11. "Assessment of Planetary Protection Requirements for Mars Sample Return Missions", National Research Council, 2009, chapter 5, "The Potential for Large-Scale Effects". "Thus, a key question posed to the committe is whether a putative martian organism or organisms, inadvertently released from containment, could produce large-scale negative pathogenic effects in humans or have a destructive impact on Earth's ecological system or environments." (page 45) They divide it into 3 categories
    • Large-scale negative pathogenic effects in humans;
    • Destructive impacts on Earth's ecological systems or environments; and
    • Toxic and other effects attributable to microbes, their cellular structures, or extracellular products.


    (page 45)

    They conclude that the last one is unlikely. But for the other two

    The committee found that the potential for large-scale negative effects on Earth's inhabitants or environment by a returned martian life form appears to be low, but is not demonstrably zero.

    (page 48)
  12. Robert Zubrin "Contamination From Mars: No Threat", The Planetary Report July/Aug. 2000, P.4–5
  13. transcription of a tele-conference interview with ROBERT ZUBRIN conducted on March 30, 2001 by the class members of STS497 I, "Space Colonization"; Instructor: Dr. Chris Churchill
  14. "5: "The Potential for Large-Scale Effects"". Mars Sample Return backward contamination - strategic advice (PDF) (Report). European Science Foundation. 2012. RECOMMENDATION 10: Considering the global nature of the issue, consequences resulting from an unintended release could be borne by a larger set of countries than those involved in the programme. It is recommended that mechanisms dedicated to ethical and social issues of the risks and benefits raised by an MSR are set up at the international level and are open to representatives of all countries.  line feed character in |quote= at position 22 (help)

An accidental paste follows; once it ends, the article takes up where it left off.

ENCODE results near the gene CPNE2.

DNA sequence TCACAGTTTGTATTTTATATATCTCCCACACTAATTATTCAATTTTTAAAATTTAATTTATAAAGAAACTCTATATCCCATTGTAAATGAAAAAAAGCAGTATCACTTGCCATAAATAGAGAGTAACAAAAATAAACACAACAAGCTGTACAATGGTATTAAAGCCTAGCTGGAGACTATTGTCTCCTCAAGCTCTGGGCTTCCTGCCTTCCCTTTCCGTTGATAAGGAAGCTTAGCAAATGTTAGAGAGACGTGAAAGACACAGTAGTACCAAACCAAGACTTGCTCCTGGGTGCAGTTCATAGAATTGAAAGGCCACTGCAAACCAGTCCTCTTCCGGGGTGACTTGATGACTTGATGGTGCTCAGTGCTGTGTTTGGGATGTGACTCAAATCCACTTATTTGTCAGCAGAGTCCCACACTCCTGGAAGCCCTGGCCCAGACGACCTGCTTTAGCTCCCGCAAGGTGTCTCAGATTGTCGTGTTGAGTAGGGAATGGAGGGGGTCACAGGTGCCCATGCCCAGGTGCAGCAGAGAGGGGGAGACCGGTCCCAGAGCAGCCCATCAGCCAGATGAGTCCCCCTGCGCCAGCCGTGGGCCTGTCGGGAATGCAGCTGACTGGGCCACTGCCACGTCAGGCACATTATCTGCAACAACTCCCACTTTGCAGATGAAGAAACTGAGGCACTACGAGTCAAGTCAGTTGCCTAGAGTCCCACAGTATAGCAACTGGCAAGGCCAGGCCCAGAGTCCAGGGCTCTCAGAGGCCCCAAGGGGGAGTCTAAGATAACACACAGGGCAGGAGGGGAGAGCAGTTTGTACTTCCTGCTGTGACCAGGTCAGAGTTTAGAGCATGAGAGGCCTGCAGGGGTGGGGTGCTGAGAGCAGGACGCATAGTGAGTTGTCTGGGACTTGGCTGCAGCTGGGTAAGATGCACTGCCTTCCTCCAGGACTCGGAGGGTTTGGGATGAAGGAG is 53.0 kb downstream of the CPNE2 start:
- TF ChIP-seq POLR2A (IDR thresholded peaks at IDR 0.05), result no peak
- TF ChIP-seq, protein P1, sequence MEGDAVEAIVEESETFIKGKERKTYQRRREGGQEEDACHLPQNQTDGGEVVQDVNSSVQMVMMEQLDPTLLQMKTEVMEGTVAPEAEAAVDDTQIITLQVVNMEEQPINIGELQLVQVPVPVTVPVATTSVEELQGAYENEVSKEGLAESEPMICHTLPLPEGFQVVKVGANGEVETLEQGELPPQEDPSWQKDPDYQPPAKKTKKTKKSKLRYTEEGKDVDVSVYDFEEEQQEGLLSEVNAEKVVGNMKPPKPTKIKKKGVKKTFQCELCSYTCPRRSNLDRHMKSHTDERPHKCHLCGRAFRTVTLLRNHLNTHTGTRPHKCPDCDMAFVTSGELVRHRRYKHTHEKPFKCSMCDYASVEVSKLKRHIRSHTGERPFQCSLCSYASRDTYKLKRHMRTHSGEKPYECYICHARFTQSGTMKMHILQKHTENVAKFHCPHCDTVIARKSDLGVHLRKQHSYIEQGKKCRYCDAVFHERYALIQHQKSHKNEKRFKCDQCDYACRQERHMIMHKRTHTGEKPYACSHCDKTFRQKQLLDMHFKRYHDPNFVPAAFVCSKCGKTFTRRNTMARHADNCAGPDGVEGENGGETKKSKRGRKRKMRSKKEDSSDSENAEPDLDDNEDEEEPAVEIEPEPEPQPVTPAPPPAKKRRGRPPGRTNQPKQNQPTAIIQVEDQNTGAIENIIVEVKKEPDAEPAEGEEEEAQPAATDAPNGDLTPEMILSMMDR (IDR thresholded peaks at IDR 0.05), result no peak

15. Mars Sample Return backward contamination – Strategic advice and requirements see 7.2: Responsibility and liability of States
  16. M. S. Race Planetary Protection, Legal Ambiguity, and the Decision Making Process for Mars Sample Return Adv. Space Res. vol 18 no 1/2 pp (1/2)345-(1/2)350 1996
  17. ICAMSR - Charter
This article uses material from the June 2013 revision of International Committee Against Mars Sample Return on Wikipedia ( view authors). License under CC BY-SA 3.0. Wikipedia logo